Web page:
In that sense your budget is not particularly low; depending on what your neighbour charges it can actually be quite generous, as long as you are not aiming to get brand names on the dials that impress others. There again you might have the last laugh with the knowledge that your "Brand X" watch has the same movement as one that goes for many times more than what you spent...

  9. #8
    Member HOROLOGIST007's Avatar
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    Re: How do I go Vintage? Seeking Advice!

    Hi and welcome
    On reading the heading "How do I go vintage" - I thought to my self at 63 years old!
    Drink lots of wine, smoke occasional cigars and get a job with lots of stress - well it worked for me - I hit 63!

    Regards
    Apollonaught, Erik_H, Shum and 4 others like this.
    NEVER ARGUE WITH AN IDIOT. FIRST THEY WILL DRAG YOU DOWN TO THEIR LEVEL. THEN, THEY WILL BEAT YOU WITH EXPERIENCE.

    "Failure is not an option" - Gene Kranz
    "Owning a vintage watch is great, understanding where it sits in Horology is magnificent"
    and
    "By Teaching Others, We Teach Ourselves"
    Adam

  10. #9
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    Re: How do I go Vintage? Seeking Advice!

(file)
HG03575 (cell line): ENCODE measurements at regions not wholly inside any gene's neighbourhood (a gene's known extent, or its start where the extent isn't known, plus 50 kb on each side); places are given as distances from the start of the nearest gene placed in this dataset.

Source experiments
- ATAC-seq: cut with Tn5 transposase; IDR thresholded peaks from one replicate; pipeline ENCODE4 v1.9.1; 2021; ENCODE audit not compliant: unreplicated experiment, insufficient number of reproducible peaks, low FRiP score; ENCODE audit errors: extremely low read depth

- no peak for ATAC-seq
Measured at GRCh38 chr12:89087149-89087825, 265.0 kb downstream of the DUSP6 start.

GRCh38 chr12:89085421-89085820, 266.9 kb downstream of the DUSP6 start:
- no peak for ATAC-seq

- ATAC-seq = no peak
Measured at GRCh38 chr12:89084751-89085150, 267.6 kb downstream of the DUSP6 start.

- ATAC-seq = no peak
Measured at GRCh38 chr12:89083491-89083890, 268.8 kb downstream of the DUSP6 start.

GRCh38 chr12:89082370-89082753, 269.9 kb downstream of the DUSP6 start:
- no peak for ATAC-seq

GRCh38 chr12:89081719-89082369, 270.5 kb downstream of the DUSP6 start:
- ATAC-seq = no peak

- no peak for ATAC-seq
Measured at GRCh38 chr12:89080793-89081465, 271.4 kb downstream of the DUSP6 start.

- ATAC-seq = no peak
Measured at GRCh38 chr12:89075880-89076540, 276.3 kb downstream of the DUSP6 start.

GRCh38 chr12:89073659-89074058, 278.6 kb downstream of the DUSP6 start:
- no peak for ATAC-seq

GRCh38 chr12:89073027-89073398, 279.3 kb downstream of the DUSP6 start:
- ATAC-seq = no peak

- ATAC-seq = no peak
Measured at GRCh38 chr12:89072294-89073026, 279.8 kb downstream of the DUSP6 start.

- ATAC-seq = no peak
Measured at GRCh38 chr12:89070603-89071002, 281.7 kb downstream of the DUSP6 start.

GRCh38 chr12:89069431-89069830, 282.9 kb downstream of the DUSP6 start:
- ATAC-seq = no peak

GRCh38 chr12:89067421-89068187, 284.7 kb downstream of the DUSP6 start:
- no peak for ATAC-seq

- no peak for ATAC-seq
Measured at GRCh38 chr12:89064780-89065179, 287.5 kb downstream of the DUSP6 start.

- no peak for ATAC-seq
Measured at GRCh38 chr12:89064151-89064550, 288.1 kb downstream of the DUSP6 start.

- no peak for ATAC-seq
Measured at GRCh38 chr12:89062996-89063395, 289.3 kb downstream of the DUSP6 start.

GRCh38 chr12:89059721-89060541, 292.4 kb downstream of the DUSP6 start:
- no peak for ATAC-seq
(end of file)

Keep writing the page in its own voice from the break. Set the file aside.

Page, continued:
That sounds like a good starting budget for your first time out.

    A few tips if buying from online auctions. If you're just starting, don't buy anything that doesn't include a picture of the movements (preferably with the balance wheel visibly moving). If you see rust anywhere in the photo, run. If you see any splotches on the dial, run.

    Don't underestimate the ugly bracelet discount. Something with a dingy old expansion band on it can be quickly swapped out for a nice lizard strap and it's a whole new watch.

    Patience and research. Try to find out if the dial, movement, and case all actually were sold together at one point.

    Go for "lesser" brands, or designs that are slightly out of fashion to limit the probability of getting scammed. I've seen very few examples of somebody faking a hand-wind Bulova outside of painting the dial some crazy shade of red or blue.

    My first foray into vintage was a 1949 Bulova President on a damaged band that I repaired myself. It was a little grimy, but I got it for a very good price and it showed me how much I like both vintage watches and gold watches.

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    Good luck!

  11. #10
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    Wow! Great response! Thanks for all the good info! Even got a good laugh at, "drink wine and smoke cigars to go Vintage".

    At this point I think I'm going to continue my research above all. I ordered a few basic "intro to watches" kind of books. Planning to chat more about watches with my neighbor, and of course continue picking all your brains.

    Thanks again!

    ~ Josh